Utah State lost the game 42-38, but found its quarterback of the future.
Last year Keeton relied on his freakish athletic ability and knack for creating big plays. This year the sophomore has the experience and growth uncanny for someone so young.
“He’s a very mature young man,” Utah State coach Gary Anderson said. “I give a lot of credit to his parents, the way he was raised, and the way he was brought up. Things matter to Chuckie. Not just football, but in life in general. He’s a great leader, and he’s a very well-rounded kid on and off the field, so we’re very fortunate to have him.”
In 2011 Keeton started eight games completing 106 passes in 174 attempts (60.9 percent) for 1,200 yards, 11 touchdowns and only two interceptions. The dual threat quarterback chipped in 293 yards on the ground and four more touchdowns.
What’s scarier for opponents this season is Keeton’s development within the spread offense Anderson runs at Utah State. Keeton improvised at times last year, but in 2012 he relies more on his knowledge of the offense.
“I think the biggest difference between this year and last year, I’ve adapted one year further into the system and I can see in myself I’m more calm and I trust the guys around me a lot more,” Keeton said. “Last year, I was kind of second guessing a few things, just because I was so new to the system. This year I’ve been able to see how it works. I’ve learned a lot through trial and error, and I’ve definitely grown to be a better player through that.”
So far his growth is evident. Keeton already has 701 yards passing, bumped his completion percentage up to 68 percent and has six touchdown passes to one interception.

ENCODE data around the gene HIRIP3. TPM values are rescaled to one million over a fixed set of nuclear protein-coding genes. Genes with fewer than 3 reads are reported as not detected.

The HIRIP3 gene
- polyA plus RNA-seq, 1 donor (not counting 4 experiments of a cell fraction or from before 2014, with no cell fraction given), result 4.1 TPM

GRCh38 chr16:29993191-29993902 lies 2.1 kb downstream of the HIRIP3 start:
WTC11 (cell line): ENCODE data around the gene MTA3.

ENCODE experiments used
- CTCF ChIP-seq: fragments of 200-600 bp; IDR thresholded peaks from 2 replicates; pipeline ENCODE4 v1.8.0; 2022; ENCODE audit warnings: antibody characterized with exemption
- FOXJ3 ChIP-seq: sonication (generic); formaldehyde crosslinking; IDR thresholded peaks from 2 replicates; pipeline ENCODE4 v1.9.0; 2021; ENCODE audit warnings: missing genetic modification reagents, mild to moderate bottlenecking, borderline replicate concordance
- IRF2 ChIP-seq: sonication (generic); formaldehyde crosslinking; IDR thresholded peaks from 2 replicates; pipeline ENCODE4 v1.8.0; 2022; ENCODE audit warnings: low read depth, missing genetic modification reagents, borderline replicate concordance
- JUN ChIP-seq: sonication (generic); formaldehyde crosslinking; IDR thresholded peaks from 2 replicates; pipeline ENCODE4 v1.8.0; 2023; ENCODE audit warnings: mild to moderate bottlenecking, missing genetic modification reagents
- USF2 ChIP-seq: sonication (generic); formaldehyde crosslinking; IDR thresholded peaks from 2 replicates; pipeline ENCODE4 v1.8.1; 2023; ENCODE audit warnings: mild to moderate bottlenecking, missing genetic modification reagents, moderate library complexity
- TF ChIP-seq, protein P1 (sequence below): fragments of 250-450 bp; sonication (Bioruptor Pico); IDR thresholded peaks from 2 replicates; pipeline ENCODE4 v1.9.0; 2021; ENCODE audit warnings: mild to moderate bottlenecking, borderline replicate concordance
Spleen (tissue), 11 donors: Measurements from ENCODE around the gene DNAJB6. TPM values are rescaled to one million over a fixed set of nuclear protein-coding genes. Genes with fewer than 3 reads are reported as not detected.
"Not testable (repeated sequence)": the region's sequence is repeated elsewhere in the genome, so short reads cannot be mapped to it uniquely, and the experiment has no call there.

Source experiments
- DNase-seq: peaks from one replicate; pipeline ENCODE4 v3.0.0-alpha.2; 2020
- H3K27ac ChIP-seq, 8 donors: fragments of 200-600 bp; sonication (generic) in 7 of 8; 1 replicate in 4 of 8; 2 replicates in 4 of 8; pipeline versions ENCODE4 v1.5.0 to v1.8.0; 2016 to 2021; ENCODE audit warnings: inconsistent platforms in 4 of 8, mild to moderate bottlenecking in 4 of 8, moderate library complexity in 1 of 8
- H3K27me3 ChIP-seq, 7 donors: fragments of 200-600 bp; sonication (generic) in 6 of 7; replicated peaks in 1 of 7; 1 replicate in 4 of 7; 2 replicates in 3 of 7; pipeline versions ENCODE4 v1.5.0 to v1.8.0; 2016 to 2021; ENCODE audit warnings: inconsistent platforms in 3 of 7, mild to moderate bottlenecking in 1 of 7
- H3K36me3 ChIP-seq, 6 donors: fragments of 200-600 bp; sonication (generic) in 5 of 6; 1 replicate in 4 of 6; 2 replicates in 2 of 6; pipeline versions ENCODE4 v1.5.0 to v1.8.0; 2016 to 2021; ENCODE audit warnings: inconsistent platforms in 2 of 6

CSU got the better of Keeton’s team in a thrilling double-overtime victory last season, and he has more than gained the attention of the Rams for this Saturday’s rematch.
“He’s a pretty good quarterback,” said linebacker Shaquil Barrett, who faced Keeton last year. “He’s mobile and he’s accurate, and I heard this year he’s better at throwing the ball, and running and being a better leader of the team.”
So how do you simulate the kind of rare athletic talent Keeton possess in practice? You don’t.
“That’s so hard to really kind of try to make sure that you’re simulating that speed, quickness and decision making,” CSU coach Jim McElwain said. “So what you kind of hope is the speed of the game kind of gets you to catch up to it, because that’s obviously very hard to prepare for.”
The philosophy to making sure Keeton doesn’t burn the Rams this weekend is a simple idea, but slightly harder to implement.
“We would love for him to pass the ball to somebody else, because the ball in his hands, I mean, we’re all in coverage and he pretty much got an open field so we’ve got to come down and make open field tackles,” Barrett said. “We’re gonna try to have somebody on him every play, and in case we don’t we just got to have great coverage and be sound up front.”
While Keeton’s maturation process has seen him become a more accomplished traditional pocket-passer, nothing beats the rush of making a play on the run.
“Dropping back and scanning the field is definitely fun,” he said. “But there’s no better feeling than being able to create a play and finding a wide open guy down field.”
Sports Editor Cris Tiller can be reached at email@example.com.